Breast cancer survivor encourages others
Heather Tarkington Nance of Monette is a breast cancer survivor. She has been battling cancer since May of 2013. She admits there were times when she was just "tired." Tired of treatments, tired of scans, tired of surgeries, tired of feeling so bad, tired of trying to smile through it all -- just tired.
When she thinks of her family, her husband, Shawn, her two children, Aiden, 10, and Wriley, 7, and her large support group, her mood changes and she once again becomes the fighter that took on the "beating this cancer" attitude three years ago.
"I have not gone through this alone and it would not be fair to my family and friends for me to give up or give in," Heather said.
Heather praises her husband, family members and friends who have been with her through the journey that no person, young or old, wants to experience.
She said most of all, God has been there with her through it all. She adopted as her theme scripture, Philippians 4:13 -- "I can do all things through Christ who strengthens me."
The scripture was put on tee shirts for her support team as they participated in the Buffalo Island Relay for Life activities.
Heather has also become the mammogram monitor for her friends, family, and even acquaintances. The message she wants to share with everyone is to not put off mammograms.
"I am sure early detection of my cancer through a mammogram has played a major part in me still being here today," Heather said.
Going back to Heather's life, before cancer she feels like she was blindsided. Like other young working mothers, she was busy making plans for her family's future with no clue life would change because of the dreaded diagnosis of cancer.
She was a military kid born in England. Her family moved to Monette in 1990 to make their home. Her dad was originally from Arkansas and retired from the Blytheville Air Force Base.
Heather graduated from Buffalo Island Central High School in 1996. Her husband, Shawn, is a native of Monette. He is a captain with the fire department in Jonesboro.
Heather worked at Keich Shauver Gin for eight years.
Part of the shock of her diagnosis came because when she shared with her doctor her family history of breast cancer on her father's side, she was told not to worry because breast cancer is not passed down through the father's side, but the mother's side. She found a knot under her arm in May of 2012. She had her first mammogram and it showed nothing. It was a relief.
A year later she received a recall for an annual mammogram.
"I thought well, since it has been scheduled, I might as well go," Heather said. "I never thought it would be any different than last year."
It was a shock to her when she was diagnosed with breast cancer. The doctor had it pegged at Stage 1, right breast only and assured her they had got it in time.
The BRACA test (gene testing) came back negative.
She went into surgery thinking, Stage 1, chemo option, no radiation, and it will be over soon.
It was not to be so simple. She said the doctor told them six out of 17 lymph nodes tested positive. They found out later, the cancer was Stage 3 and also in her left breast.
"I believe my plastic surgeon saved my life," Heather said. "When we were discussing reconstruction and how he could make the breasts look alike, cancer was found in my left breast, also."
Following many problems with reconstruction surgery, allergic reactions to treatments, more surgeries in Memphis, she was referred to a doctor at NEA in Jonesboro.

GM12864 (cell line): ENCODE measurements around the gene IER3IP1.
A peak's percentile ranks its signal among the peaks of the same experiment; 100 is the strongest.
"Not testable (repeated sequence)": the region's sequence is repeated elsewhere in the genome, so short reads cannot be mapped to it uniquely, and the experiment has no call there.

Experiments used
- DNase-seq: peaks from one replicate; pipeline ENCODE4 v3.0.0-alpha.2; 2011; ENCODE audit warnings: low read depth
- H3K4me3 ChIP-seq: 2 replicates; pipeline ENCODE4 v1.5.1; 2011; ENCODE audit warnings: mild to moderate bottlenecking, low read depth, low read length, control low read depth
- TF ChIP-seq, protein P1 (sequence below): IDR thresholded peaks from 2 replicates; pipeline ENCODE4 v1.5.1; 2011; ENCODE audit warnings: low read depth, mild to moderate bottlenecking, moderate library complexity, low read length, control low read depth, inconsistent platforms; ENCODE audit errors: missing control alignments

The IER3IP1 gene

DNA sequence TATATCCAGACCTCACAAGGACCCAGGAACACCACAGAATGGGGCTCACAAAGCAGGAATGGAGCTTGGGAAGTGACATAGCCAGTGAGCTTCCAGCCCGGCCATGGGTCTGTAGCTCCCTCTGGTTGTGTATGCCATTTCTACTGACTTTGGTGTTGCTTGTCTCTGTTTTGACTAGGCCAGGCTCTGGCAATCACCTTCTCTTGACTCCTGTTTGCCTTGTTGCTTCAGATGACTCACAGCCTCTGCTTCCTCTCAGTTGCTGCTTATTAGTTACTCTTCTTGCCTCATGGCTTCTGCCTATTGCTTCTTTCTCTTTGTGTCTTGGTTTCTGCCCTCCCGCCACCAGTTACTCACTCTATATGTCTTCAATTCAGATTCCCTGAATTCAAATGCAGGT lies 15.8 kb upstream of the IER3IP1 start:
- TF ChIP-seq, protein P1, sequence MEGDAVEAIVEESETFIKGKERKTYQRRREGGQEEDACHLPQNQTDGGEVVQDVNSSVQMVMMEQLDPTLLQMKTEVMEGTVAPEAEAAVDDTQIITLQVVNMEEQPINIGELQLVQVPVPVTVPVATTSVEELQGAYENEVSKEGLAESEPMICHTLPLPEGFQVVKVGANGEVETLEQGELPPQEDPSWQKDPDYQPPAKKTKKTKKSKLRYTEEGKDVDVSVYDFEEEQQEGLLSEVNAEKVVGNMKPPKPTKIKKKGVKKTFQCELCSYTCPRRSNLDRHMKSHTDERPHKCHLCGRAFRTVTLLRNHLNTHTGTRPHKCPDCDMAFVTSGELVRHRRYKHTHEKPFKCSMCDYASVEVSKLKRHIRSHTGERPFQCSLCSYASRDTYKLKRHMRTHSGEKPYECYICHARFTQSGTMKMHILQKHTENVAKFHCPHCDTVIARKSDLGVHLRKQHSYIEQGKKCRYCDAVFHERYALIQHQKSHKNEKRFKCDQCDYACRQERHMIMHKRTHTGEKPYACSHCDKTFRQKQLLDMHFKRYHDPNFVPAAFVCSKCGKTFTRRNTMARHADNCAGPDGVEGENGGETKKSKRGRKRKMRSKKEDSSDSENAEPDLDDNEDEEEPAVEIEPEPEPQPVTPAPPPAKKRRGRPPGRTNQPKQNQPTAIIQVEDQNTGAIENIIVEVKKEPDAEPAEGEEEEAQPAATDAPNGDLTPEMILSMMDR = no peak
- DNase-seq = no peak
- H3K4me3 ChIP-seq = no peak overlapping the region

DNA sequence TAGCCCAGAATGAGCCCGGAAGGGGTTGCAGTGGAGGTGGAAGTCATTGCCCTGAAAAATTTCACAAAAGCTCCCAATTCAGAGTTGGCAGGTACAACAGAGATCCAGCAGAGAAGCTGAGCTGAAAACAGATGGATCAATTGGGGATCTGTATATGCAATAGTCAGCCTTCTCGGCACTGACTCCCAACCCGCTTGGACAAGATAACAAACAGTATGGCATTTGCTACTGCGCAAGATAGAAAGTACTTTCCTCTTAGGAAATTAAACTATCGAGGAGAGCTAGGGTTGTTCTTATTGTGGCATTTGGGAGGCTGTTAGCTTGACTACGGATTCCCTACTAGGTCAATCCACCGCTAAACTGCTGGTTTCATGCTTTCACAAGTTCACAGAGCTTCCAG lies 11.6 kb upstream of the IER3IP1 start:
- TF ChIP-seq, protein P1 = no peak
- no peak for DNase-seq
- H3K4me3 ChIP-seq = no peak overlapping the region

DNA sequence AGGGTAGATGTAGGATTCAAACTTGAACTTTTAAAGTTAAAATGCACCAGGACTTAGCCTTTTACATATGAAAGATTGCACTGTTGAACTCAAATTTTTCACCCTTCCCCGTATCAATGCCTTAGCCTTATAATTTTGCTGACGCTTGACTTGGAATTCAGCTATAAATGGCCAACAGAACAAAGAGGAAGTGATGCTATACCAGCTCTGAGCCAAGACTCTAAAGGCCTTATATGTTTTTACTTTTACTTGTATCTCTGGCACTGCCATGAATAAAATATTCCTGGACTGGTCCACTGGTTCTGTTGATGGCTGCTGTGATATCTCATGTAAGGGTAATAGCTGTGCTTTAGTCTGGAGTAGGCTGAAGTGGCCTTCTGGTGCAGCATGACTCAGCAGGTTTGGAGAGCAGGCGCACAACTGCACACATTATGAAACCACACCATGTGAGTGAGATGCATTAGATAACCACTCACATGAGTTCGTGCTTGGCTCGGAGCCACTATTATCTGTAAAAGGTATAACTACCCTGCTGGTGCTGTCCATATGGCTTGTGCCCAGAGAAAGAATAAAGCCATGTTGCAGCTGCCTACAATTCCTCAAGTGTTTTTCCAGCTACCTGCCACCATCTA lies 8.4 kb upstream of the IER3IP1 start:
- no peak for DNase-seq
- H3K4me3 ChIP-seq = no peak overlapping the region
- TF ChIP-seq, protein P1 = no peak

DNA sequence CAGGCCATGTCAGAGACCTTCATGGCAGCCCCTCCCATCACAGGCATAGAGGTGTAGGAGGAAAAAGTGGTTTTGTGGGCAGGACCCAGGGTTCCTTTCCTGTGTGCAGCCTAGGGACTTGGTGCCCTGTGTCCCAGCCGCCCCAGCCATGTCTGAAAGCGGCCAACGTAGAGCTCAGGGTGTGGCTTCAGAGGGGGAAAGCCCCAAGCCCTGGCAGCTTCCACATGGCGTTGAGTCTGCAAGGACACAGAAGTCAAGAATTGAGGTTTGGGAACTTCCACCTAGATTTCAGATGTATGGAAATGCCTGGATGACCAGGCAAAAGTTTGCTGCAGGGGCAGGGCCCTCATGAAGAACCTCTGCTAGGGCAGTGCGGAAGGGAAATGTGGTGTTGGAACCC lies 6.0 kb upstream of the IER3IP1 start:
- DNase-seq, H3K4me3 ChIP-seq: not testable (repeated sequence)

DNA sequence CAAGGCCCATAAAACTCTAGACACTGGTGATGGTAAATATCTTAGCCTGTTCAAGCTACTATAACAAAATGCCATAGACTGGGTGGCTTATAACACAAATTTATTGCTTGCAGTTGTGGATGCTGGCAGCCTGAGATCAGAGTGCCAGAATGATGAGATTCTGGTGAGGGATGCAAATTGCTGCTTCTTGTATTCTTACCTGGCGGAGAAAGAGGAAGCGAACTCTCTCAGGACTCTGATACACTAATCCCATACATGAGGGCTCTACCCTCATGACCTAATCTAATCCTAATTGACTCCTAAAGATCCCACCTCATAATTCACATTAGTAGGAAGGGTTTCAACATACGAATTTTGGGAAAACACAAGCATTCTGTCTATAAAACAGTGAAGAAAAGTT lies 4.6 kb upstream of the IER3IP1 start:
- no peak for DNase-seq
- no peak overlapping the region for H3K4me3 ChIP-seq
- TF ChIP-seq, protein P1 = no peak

"Dr. Dorrah has been great," Heather said.
She is now taking milder chemotherapy and will need to take it every three weeks for the rest of her life. It also has some bad side effects but not like the harsh treatments.
"My cancer can never be cured, but it is treatable," Heather said. "They keep a close eye on me with regular scans. Cancer from the breast can also be in the brain, blood or bones."
She also was diagnosed with Stage 4 cancer in one of her vertebrae which required surgery.
She had 33 rounds of radiation in her breast and back. Radiation left her with third degree burns and created other problems she had to face.
It has not been an easy road for Heather or her family but they have weathered seven surgeries in two years, treatments, and continue holding each other up through more treatments and scans.
Heather was diagnosed in 2013 with breast cancer just days after they had closed on a building loan for a new home. She and Shawn had decided to build their home on three acres on Alena Street.
"I was taking chemo and too sick through most of the building to be any help, but Shawn kept on working his job and working on the house during his off time. He did most of the work himself," Heather said.
She said he did a great job on the house. If he didn't know how to do something, he studied and learned how using U-tube as a guide.
"On one of my good days I helped pick out windows and doors," she said. "The only thing I asked was to not paint everything white, and have the kitchen and dining open."
She wrote her scripture, "I Can Do All Things....," on several of the beams of their new home.
It took Shawn about a year to build their home and they moved in two years ago.
In spite of nausea, treatments, allergies to some of the must have medicines, etc., Heather keeps going.
Good advice she received and she wants to pass on is, "Live each day not like the cancer will come back, but like it will not come back."
"My husband does everything for me," she said. "My dad is one of my support team members. He has taken me to all but two of my treatments. Time with my kids is never taken for granted. God has been with me through it all."
Heather likes to work but with her treatment schedules she really cannot hold down a full time job. She enjoys substituting at BIC school a couple days a week when she is needed.